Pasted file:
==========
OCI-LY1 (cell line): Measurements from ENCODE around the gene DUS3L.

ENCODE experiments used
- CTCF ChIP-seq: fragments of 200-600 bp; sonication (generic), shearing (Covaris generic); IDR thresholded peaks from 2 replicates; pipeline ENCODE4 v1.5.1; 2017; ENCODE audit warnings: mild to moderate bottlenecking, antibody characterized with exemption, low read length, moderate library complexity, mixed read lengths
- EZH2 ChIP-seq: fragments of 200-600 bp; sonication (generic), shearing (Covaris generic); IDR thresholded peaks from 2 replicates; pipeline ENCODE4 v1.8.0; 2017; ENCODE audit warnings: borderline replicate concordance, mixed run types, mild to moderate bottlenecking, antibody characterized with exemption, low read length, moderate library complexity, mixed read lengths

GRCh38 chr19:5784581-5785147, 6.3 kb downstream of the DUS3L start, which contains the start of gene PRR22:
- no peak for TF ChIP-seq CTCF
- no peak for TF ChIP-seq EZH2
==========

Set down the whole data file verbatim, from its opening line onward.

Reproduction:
OCI-LY1 (cell line): Measurements from ENCODE around the gene DUS3L.

ENCODE experiments used
- CTCF ChIP-seq: fragments of 200-600 bp; sonication (generic), shearing (Covaris generic); IDR thresholded peaks from 2 replicates; pipeline ENCODE4 v1.5.1; 2017; ENCODE audit warnings: mild to moderate bottlenecking, antibody characterized with exemption, low read length, moderate library complexity, mixed read lengths
- EZH2 ChIP-seq: fragments of 200-600 bp; sonication (generic), shearing (Covaris generic); IDR thresholded peaks from 2 replicates; pipeline ENCODE4 v1.8.0; 2017; ENCODE audit warnings: borderline replicate concordance, mixed run types, mild to moderate bottlenecking, antibody characterized with exemption, low read length, moderate library complexity, mixed read lengths

GRCh38 chr19:5784581-5785147, 6.3 kb downstream of the DUS3L start, which contains the start of gene PRR22:
- no peak for TF ChIP-seq CTCF
- no peak for TF ChIP-seq EZH2